The priesthood is not only in the heart of Father Mark Wolski, it's also in his bloodline. He and his cousin, Father Daniel Fiebelkorn, will celebrate 125 combined years of the clerical vocation for the Wolski family this year.
Father Mark accounts for 50 years this May. Father Fiebelkorn celebrates 20 years the same month. Another cousin and an uncle, both of whom have passed, account for the remaining years.
With his pedigree, it's not surprising that Father Wolski followed through on a religious vocation. He was active in his home parish of St. Casimir in Buffalo as a teen, and surrounded by priests wherever he went, from the Conventual Franciscan uncle to the Jesuits who taught him at Canisius High School and Canisius College in Buffalo.
"Even though I was educated by the Jesuits and often in the company of the Franciscans, my preference eventually was to work in the Diocese of Buffalo," he said, adding that the religious life was not always a priority.
He originally planned to become a dentist, enrolling in pre-med courses at Canisius. Then he thought about being an English teacher. His father had been a teacher and instilled a love of reading in him. But during college, he began taking philosophy and theology courses. After graduating and a month in Europe, he entered St. John Vianney (now Christ the King) Seminary in East Aurora.
While looking back at his early days of formation, Father Wolski remembers wanting diversity in his ministry. Well, he got it in spades. He went from the suburbs into the city, then from the ER back to school.
"I started out in the country like everyone else did in those days, in Sardinia, which was a delightful place." At the time, St. Jude's was under the missionary apostolate. Father Wolski served as administrator there for one year, before being named parochial vicar of St. Barnabas Parish in Depew, then St. Florian's in Buffalo.
In 1975, he started a whole different career, that of hospital chaplain and director of pastoral care at Children's Hospital in Buffalo. "That was definitely a life-changing experience; a very difficult ministry, but also a very beautiful experience to deal with the sick and the dying and the distress and sadness of parents and family," he said.
His role entailed consoling the parents of sick and hurt children rushed in to the hospital for medical care. "You're dealing with critical cases. There are 20,000 admissions a year for big and small stuff. You'd be dealing with a very small minority, but it was mostly intensive care and emergency room," he said. "Emergency room was always scary to me because I didn't know what I was going into. I had to be able to deal with emergencies. Parents, of course, are hysterical, understandably, when their child is in danger or dying."
He recalled one day meeting a distressed mother with a child in critical care. Father Wolski introduced himself and offered to pray with her.
"She stood up and slapped me in the face as hard as she possibly could. She said, 'That's what I think about your God and your prayers.' Then she started to cry. I kind of put my hand on her shoulder and I said, 'I don't mind being hit if it makes you feel better, but it won't in the long run.' I said, 'Anger isn't going to make this any better. I'm just here to help you.' Then she really started to cry and melted. It was a really shocking experience at the time for me. At the same time it was very real, just how deep are the wounds of a parent whose child is dying."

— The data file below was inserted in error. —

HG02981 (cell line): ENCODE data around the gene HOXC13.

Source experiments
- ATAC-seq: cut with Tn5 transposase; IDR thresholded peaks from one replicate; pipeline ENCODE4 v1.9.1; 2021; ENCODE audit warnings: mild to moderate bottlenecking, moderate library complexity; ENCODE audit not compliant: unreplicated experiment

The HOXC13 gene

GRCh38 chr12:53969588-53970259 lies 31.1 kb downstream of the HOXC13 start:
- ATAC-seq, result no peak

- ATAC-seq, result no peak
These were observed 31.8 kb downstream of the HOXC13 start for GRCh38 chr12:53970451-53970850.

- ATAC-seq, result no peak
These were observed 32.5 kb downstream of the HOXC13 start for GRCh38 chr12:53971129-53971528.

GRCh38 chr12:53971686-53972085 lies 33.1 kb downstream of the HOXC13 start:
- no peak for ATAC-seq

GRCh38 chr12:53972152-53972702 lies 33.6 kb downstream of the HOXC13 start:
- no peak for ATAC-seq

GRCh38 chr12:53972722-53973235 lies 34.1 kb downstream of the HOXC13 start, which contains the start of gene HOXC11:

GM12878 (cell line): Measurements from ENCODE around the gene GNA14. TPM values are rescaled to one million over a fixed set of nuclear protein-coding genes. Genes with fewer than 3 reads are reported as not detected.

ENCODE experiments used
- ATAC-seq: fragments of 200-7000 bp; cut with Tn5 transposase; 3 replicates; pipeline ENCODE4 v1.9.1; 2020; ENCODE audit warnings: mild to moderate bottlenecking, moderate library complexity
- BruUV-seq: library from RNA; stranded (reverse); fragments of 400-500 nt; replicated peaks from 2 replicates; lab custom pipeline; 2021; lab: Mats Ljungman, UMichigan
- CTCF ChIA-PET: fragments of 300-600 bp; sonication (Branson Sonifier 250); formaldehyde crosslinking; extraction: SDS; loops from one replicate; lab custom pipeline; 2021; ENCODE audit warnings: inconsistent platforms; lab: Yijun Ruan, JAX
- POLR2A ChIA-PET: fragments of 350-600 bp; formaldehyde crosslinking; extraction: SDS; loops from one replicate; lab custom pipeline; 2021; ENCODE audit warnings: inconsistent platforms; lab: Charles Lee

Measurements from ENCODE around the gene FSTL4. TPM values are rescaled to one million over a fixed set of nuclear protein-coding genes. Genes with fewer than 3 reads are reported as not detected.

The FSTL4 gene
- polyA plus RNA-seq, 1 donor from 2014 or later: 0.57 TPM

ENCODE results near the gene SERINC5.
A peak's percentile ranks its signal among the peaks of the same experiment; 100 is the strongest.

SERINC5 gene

Other memories are still too painful for him to talk about.
After eight years at the hospital, he returned to parish life with his first pastorate at St. James Major in Westfield, which he called a "whole different experience, moving out to grape country about which I knew zero." He enjoyed it for six years, then opted to move back to Buffalo to be near his ailing mother. This was in 1990. He spent nine happy years at St. John the Evangelist Parish when Bishop Henry J. Mansell asked him to consider an appointment to SS. Peter & Paul Parish in Hamburg, a larger parish with more responsibilities. Father Wolski, still happy at St. John's, told the bishop he had already thrown out the announcement.
"He said, 'I can fax it to you in two minutes.' OK. I guess he wants me to go," Father Wolski laughed. "I said, 'I need to think about this and pray over this. This was really a big parish, big school, big everything.' This is Friday afternoon. He said, 'Mark, of course you need to pray over this and think about it. So, call me Monday morning.' I said, 'OK. I am working the weekend, you know.'"
In Hamburg, he undertook a $3 million renovation project, which included building a parish center and chapel, and renovating much of the school. Looking back at the appointment, he calls the appointment a "great decision."
"I had wonderful years there. I felt I had been blessed with wonderful people to work with and a wonderful staff to work with there too," he said.
His work with the school, as well has his seat on the board of Villa Maria College, earned him the Bishop's Medal from Bishop Edward U. Kmiec at the 2012 Catholic Education Dinner.
In 2012, at the age of 70, the standard age for priestly retirement, Father Wolski hung up his stole.
This summer, he plans on celebrating his 50th anniversary with his cousin, Father Fiebelkorn, who marks his 20th anniversary this year. The two also have an uncle, Romuald Wolski, OFM Conv., a decorated Army chaplain who served in the Dioceses of Buffalo and Ogdensburg, and have been researching another cousin, Joachim Wolski, a Pallotine father killed during World War II. "We haven't been able to get too much information from the Pallotine Fathers, but he is pretty heroic to us," he said.
Father Wolski figures this adds up to 125 proud years of serving God's people in priesthood for his family.